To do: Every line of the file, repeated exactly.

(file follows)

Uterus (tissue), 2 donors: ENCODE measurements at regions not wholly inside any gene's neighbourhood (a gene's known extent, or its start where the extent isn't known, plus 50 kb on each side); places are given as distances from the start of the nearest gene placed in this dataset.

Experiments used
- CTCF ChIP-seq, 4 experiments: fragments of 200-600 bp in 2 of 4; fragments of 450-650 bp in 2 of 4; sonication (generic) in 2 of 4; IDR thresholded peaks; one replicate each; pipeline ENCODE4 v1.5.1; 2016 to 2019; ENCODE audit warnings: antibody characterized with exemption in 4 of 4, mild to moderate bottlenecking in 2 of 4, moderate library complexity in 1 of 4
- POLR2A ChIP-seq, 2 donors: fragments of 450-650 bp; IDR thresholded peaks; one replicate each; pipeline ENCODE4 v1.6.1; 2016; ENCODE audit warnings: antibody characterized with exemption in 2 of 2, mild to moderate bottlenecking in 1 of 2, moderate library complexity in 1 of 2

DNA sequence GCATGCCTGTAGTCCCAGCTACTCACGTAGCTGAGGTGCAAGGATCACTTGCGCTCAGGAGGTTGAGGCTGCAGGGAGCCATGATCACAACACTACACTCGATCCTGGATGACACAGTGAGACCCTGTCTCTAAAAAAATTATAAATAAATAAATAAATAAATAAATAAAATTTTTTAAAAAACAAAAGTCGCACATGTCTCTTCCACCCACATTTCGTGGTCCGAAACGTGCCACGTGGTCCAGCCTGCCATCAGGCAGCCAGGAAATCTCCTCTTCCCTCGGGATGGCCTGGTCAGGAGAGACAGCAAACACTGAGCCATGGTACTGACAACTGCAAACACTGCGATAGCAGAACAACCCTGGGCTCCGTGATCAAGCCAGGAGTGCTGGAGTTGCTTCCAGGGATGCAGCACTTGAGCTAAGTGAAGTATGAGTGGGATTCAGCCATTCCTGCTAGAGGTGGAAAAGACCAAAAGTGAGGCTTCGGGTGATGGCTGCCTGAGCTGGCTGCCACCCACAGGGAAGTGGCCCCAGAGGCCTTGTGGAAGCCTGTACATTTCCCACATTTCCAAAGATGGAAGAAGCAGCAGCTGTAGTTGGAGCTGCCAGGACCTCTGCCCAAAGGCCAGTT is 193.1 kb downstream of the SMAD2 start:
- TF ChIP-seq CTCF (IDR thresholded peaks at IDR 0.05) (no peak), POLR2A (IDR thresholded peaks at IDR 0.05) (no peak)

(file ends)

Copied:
Uterus (tissue), 2 donors: ENCODE measurements at regions not wholly inside any gene's neighbourhood (a gene's known extent, or its start where the extent isn't known, plus 50 kb on each side); places are given as distances from the start of the nearest gene placed in this dataset.

Experiments used
- CTCF ChIP-seq, 4 experiments: fragments of 200-600 bp in 2 of 4; fragments of 450-650 bp in 2 of 4; sonication (generic) in 2 of 4; IDR thresholded peaks; one replicate each; pipeline ENCODE4 v1.5.1; 2016 to 2019; ENCODE audit warnings: antibody characterized with exemption in 4 of 4, mild to moderate bottlenecking in 2 of 4, moderate library complexity in 1 of 4
- POLR2A ChIP-seq, 2 donors: fragments of 450-650 bp; IDR thresholded peaks; one replicate each; pipeline ENCODE4 v1.6.1; 2016; ENCODE audit warnings: antibody characterized with exemption in 2 of 2, mild to moderate bottlenecking in 1 of 2, moderate library complexity in 1 of 2

DNA sequence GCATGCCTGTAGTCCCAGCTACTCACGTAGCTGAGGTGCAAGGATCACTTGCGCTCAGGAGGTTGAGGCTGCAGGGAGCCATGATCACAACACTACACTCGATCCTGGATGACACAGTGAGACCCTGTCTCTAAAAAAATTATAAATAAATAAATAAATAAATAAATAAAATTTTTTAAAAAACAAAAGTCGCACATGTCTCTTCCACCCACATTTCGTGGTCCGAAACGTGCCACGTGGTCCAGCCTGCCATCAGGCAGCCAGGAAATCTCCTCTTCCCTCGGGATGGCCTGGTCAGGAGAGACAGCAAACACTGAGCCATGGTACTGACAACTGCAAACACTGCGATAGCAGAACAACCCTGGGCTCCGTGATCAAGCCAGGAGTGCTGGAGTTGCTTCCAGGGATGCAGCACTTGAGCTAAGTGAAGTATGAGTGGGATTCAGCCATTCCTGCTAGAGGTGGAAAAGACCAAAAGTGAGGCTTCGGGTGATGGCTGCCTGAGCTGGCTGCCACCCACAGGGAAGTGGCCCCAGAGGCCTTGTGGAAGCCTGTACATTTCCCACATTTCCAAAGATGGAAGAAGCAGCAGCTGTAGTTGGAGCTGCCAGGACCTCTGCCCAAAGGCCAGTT is 193.1 kb downstream of the SMAD2 start:
- TF ChIP-seq CTCF (IDR thresholded peaks at IDR 0.05) (no peak), POLR2A (IDR thresholded peaks at IDR 0.05) (no peak)